The mol­ecular conformation in (I) can be defined in terms of a small number of torsion angles (Table 1 [triangle]), which indicate that, while the nitro group and one of the phenyl rings (C61–C66) are essentially coplanar with the pyrimidine ring, the other phenyl ring (C41–C46) is markedly displaced from this plane. Thus, the dihedral angles between the plane of the pyrimidine ring and those of the C41–C46 and C61–C66 rings, respectively, are 60.9 (2) and 1.8 (2)°. Accordingly, the mol­ecule has no inter­nal symmetry, even though the pattern of substituents on the pyrimidine ring permits C 2v (mm2) mol­ecular symmetry, or either of its subgroups, C 2 or Cs. The fact that the C61–C66 ring is effectively coplanar with the py­rim­i­dine ring indicates that there are no intra­molecular factors preventing the adoption of the full mol­ecular symmetry in the crystal. Thus, (I) is an example of a crystal structure in which the mol­ecules exhibit far less than the full mol­ecular symmetry. Perhaps the most familiar example of this phenomenon is benzene, where the unperturbed mol­ecule in the gas phase has D 6h (6/mmm) symmetry (Kimura & Kubo, 1960 [triangle]), but only a centre of inversion is retained in the crystalline state for both ortho­rhom­bic (Cox et al., 1958 [triangle]; Bacon et al., 1964 [triangle]) and monoclinic (Fourme et al., 1971 [triangle]) polymorphs.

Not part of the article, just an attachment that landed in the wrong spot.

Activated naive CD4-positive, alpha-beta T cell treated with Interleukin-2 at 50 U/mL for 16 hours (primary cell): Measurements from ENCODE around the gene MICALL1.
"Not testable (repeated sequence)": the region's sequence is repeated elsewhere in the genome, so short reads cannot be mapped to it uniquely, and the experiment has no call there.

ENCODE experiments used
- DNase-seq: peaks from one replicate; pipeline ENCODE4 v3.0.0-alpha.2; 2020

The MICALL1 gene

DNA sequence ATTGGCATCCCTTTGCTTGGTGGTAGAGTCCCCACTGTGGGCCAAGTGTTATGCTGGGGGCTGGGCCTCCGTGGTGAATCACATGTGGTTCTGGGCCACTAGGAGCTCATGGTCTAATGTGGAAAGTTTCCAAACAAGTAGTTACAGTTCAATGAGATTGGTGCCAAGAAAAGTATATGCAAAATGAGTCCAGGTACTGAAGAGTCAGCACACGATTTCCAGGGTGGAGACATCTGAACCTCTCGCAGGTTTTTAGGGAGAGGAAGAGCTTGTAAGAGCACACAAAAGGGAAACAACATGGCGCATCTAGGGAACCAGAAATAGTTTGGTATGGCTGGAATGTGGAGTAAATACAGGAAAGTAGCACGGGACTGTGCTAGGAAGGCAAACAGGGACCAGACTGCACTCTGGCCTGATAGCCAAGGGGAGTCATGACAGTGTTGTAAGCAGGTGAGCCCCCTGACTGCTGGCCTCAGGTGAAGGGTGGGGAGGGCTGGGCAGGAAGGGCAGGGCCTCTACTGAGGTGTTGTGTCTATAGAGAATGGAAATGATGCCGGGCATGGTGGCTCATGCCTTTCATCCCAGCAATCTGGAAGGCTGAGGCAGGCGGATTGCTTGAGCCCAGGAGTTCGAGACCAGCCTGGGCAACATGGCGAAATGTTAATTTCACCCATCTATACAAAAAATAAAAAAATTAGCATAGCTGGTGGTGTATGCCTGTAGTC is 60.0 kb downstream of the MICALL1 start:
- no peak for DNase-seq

Table 1
Selected geometric parameters (Å, °)

The mol­ecule of dimethoxy­nitro­pyrimidine (IV) (Glidewell et al., 2003 [triangle]) exhibits no crystallographic symmetry, but the non-H atoms are effectively coplanar, apart from the nitro group, which is twisted out of the ring plane by some 30°, so that this mol­ecule exhibits approximate but noncrystallographic C 2 rotational symmetry. The deviation of the nitro group from the ring plane in (IV) is best attributed to nonbonded electronic repulsions between the O atoms of the nitro group and those of the meth­oxy groups, in contrast to the attractive N—H(...)O hydrogen bonds in (I), where the nitro group is effectively coplanar with the pyrimidine ring.